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From "Emmanuel Lecharny (JIRA)" <j...@apache.org>
Subject [jira] [Commented] (DIRMINA-893) 'fake deadlock' causes IoFuture.await() to malfunction
Date Mon, 09 Jul 2012 16:15:35 GMT

    [ https://issues.apache.org/jira/browse/DIRMINA-893?page=com.atlassian.jira.plugin.system.issuetabpanels:comment-tabpanel&focusedCommentId=13409599#comment-13409599
] 

Emmanuel Lecharny commented on DIRMINA-893:
-------------------------------------------

This is a real problem. Both the Acceptor and the Connector depend on NioProcessor to process
the outgoing and ingoing messages, thus the deadlock check will exit the loop in both cases.
What you can do is to use the await( timeout ) with a loop around to replace the call to await().
Another option would be to catch the exception you get and to retry.

Those are workarounds, dirty ones, but keep in mind that this deadlock check is there to protect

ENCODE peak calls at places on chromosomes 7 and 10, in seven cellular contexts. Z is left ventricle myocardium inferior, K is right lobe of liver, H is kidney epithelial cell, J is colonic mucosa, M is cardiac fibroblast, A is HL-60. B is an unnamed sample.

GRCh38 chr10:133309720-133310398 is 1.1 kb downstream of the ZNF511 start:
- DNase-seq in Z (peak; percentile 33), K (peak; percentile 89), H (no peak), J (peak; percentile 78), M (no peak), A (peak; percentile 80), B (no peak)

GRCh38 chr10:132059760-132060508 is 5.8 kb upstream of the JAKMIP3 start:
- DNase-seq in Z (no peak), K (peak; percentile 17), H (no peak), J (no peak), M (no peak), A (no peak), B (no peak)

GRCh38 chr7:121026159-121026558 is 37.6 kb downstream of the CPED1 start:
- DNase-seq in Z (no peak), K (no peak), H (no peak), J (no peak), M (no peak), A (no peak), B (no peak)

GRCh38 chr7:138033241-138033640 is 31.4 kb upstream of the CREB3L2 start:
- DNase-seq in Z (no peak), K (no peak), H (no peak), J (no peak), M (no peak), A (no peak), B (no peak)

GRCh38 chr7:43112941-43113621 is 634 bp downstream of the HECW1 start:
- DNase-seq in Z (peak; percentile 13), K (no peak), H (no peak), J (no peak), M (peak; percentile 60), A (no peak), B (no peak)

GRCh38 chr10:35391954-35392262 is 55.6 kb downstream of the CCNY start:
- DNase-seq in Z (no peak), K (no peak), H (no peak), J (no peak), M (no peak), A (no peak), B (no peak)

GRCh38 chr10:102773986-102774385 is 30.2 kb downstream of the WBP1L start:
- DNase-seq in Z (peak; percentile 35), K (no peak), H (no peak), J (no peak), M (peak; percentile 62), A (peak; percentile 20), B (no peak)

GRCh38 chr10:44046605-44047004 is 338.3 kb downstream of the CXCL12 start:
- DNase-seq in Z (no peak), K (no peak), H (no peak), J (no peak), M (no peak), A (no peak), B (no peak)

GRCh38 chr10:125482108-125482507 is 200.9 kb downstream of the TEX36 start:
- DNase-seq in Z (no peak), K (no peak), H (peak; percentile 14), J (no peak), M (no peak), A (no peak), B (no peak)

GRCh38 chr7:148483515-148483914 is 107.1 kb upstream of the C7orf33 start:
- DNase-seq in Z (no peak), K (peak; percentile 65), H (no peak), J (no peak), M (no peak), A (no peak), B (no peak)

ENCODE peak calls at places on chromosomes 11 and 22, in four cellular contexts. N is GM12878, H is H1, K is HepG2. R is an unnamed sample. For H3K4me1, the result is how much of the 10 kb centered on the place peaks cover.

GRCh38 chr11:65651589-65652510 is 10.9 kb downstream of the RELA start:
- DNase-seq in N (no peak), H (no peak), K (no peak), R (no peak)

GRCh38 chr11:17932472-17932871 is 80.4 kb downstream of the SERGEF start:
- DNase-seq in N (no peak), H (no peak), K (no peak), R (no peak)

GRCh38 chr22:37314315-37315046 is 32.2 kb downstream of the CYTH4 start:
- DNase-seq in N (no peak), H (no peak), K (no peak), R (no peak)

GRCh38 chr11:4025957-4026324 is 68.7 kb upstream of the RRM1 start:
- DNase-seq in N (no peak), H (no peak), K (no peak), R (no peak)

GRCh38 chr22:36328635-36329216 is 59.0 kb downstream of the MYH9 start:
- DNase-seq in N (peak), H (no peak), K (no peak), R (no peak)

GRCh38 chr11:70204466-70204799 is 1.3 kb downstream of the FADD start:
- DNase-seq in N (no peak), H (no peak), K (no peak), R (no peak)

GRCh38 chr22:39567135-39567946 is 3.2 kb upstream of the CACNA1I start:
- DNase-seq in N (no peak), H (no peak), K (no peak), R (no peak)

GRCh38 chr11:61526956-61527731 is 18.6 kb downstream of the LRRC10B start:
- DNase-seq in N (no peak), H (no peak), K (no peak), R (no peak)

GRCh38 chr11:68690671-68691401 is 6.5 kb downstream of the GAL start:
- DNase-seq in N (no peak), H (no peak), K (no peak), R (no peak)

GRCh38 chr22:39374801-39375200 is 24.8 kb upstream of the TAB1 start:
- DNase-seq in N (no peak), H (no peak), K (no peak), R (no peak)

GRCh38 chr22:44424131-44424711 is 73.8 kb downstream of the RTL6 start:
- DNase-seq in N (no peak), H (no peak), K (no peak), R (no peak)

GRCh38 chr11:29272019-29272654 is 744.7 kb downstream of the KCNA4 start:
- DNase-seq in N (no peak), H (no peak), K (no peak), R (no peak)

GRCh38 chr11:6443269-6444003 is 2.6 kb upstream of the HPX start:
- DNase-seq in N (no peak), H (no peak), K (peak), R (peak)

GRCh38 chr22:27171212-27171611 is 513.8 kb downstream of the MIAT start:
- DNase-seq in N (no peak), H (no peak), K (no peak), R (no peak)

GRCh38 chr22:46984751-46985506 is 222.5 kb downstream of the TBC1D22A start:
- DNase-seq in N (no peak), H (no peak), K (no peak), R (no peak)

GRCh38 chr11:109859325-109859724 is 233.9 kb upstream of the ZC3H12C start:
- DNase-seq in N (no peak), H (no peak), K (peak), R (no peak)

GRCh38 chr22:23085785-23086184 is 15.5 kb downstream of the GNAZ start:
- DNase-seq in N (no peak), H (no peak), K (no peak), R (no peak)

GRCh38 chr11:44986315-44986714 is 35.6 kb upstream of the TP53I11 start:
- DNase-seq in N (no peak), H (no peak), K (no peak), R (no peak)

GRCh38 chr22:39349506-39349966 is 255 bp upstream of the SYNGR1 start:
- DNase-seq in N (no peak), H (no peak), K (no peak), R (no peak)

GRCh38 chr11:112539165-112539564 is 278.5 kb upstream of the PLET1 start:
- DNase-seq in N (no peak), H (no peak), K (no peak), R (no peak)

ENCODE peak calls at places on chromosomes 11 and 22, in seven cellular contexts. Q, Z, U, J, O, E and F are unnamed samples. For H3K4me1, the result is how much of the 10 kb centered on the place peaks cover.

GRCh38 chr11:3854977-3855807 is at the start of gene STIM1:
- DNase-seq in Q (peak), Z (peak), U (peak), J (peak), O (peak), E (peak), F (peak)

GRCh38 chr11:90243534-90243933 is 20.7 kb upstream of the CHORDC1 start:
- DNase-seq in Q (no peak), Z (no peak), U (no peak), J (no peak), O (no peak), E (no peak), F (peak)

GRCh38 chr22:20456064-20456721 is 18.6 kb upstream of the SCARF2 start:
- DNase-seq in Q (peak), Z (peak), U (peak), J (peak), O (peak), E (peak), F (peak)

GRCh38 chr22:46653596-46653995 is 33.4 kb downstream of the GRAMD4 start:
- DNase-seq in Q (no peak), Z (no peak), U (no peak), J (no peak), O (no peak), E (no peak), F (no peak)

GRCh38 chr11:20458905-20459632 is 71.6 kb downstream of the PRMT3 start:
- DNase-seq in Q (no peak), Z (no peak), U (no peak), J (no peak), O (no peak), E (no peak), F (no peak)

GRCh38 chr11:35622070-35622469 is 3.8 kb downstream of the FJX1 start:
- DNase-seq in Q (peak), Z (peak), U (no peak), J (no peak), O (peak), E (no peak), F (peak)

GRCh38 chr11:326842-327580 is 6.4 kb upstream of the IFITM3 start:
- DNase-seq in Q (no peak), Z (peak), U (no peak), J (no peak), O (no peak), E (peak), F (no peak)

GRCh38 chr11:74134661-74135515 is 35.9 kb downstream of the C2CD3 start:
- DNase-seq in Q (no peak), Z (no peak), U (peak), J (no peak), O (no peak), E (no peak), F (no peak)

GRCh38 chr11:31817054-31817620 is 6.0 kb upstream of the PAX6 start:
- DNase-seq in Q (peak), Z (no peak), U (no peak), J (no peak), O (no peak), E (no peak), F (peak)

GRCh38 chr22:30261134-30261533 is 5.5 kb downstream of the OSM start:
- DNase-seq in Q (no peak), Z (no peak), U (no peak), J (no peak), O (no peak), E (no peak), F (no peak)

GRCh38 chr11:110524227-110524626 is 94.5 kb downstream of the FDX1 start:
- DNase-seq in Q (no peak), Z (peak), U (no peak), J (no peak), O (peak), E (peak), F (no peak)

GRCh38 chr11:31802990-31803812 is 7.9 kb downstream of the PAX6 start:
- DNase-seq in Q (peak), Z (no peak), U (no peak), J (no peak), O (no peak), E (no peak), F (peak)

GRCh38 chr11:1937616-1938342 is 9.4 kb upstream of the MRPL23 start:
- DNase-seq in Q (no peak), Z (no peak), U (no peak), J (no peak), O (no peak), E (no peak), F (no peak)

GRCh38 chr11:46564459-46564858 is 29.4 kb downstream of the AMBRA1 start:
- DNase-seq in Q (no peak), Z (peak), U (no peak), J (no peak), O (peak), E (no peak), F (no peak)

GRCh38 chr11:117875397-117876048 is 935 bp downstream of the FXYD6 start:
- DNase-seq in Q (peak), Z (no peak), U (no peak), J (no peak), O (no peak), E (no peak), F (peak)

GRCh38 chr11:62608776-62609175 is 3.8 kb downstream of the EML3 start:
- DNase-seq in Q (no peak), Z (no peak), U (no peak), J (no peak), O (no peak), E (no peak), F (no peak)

the server and client from a dead connection, not waiting forever, locking some resources.
                
> 'fake deadlock' causes IoFuture.await() to malfunction
> ------------------------------------------------------
>
>                 Key: DIRMINA-893
>                 URL: https://issues.apache.org/jira/browse/DIRMINA-893
>             Project: MINA
>          Issue Type: Bug
>          Components: Core
>    Affects Versions: 2.0.2, 2.0.4
>         Environment: XP, JDK 1.6
>            Reporter: Carusyte
>            Priority: Critical
>              Labels: deadlock
>
> I am using a NioSocketConnector inside a NioSocketAcceptor (like a message broker / proxy
app), and I need to use the connector in synchronous mode therefore I have to call IoFuture.await()
or the method alike.
> The problem is, as I look into the source code, when it comes to ConnectionFuture.await(),
if the connection is not ready, DefaultIoFuture.checkDeadLock() will be called, iterating
through the stack trace of current thread, checking to see if AbstractPollingIoProcessor is
involved in the trace, and if so, throw a dead lock exception. The point is, IMHO, this AbstractPollingIoProcessor
is created by the NioSocketAcceptor, not by the NioSocketConnector, and thus shouldn't be
interpreted as a dead lock threat.
> How can I work around this issue?

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